Germany to rebuild Antarctic base
27 July 2004, BREMEN - With Germany's 13-year-old Antarctic research base gradually becoming covered by snow, Berlin announced Monday it will rebuild the site a couple of kilometres away.
27 July 2004
BREMEN - With Germany's 13-year-old Antarctic research base gradually becoming covered by snow, Berlin announced Monday it will rebuild the site a couple of kilometres away.
Science Minister Edelgard Bulmahn made the announcement on the opening day of the 28th International Antarctic Conference in the German port city of Bremen. More than 800 experts were at the meeting organised by the Scientific Committee on Antarctic Research (SCAR).
Under the 1959 Antarctic Treaty, which demilitarised the continent, only nations conducting research there can have a voice in Antarctica's management. There are currently 27 such nations.
Georg von Neumayer Station, on the Atlantic coast, was set up in 1981, and had to be replaced in the southern summer of 1991-1992. The new facility, dubbed Neumayer III, will cost EUR 26 million.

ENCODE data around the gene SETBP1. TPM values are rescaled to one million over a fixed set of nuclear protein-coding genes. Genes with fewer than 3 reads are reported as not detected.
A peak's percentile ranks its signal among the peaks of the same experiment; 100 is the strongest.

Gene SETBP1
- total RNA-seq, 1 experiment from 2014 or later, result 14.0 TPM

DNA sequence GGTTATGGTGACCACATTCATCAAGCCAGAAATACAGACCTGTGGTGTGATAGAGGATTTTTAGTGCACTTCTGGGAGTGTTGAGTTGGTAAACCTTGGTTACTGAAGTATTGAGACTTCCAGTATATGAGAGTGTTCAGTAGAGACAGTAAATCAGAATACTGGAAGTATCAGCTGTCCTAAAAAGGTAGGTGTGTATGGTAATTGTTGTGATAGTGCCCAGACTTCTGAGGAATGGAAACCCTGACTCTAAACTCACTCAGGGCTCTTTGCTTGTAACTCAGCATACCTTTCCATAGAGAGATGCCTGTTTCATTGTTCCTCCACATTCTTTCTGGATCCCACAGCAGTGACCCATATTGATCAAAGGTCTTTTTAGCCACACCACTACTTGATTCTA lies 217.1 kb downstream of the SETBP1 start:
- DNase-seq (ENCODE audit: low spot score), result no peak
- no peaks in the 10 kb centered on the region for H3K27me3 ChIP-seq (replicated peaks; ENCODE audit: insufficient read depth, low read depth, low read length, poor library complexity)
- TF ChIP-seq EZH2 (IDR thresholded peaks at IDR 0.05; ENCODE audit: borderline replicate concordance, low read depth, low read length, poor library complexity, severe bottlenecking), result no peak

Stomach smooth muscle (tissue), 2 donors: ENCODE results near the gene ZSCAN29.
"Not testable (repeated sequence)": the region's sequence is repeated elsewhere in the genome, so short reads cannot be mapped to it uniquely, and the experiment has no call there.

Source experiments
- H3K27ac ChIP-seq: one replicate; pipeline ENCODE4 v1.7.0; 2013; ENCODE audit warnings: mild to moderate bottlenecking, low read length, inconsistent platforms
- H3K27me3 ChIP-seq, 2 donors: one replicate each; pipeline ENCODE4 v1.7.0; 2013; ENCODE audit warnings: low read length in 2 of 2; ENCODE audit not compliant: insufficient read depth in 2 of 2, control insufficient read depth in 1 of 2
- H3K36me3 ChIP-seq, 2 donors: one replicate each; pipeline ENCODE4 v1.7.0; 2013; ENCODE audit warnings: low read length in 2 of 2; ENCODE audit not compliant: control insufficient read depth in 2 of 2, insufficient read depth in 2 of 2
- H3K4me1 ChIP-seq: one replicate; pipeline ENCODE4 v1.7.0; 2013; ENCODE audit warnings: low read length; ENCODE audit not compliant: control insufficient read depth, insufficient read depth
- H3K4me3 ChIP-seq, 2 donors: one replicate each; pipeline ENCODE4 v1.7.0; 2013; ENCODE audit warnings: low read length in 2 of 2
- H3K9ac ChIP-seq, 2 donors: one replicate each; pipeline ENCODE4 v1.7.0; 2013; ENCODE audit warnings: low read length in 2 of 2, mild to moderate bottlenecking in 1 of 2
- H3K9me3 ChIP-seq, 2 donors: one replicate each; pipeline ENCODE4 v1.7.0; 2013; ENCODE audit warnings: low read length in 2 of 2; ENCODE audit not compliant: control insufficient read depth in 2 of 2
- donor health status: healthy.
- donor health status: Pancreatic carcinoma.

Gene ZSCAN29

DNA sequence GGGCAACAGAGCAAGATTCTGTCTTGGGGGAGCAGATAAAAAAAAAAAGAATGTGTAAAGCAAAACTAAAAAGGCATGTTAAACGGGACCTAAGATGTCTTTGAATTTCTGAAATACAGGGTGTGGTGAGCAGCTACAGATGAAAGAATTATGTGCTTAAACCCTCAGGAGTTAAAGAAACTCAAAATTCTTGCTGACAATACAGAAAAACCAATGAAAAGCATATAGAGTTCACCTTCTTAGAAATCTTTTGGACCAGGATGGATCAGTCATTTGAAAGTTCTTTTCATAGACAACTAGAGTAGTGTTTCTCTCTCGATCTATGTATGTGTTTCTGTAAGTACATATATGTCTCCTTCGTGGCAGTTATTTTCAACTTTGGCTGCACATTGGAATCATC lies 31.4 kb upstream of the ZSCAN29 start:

Joern Thiede, director of Germany's Bremenhaven-based polar research agency, the Alfred Wegener Institute, said the current site would survive till 2007. "After that it will probably be unusable," he said.
To avoid constant replacement, the new base, two kilometres further south, will be erected on top of the ice and have jacks built in so that it can be regularly raised clear of accumulating snow.
"Polar research is vital to understanding the earth as a system," said Bulmahn. "Without basic science about the complex interactions between the ocean, ice and atmosphere, we can't develop effective strategies to protect the climate and environment," she added.
The meeting in Bremen, with attendance from 39 countries, is the first SCAR conference to be held in Germany.
Pointing out how important Antarctica is to the planet, John Turner of the University of Cambridge said 90 percent of the world's entire supply of non-saline water was there. Minor changes in temperature could have massive effects on the ice.
Subject: German news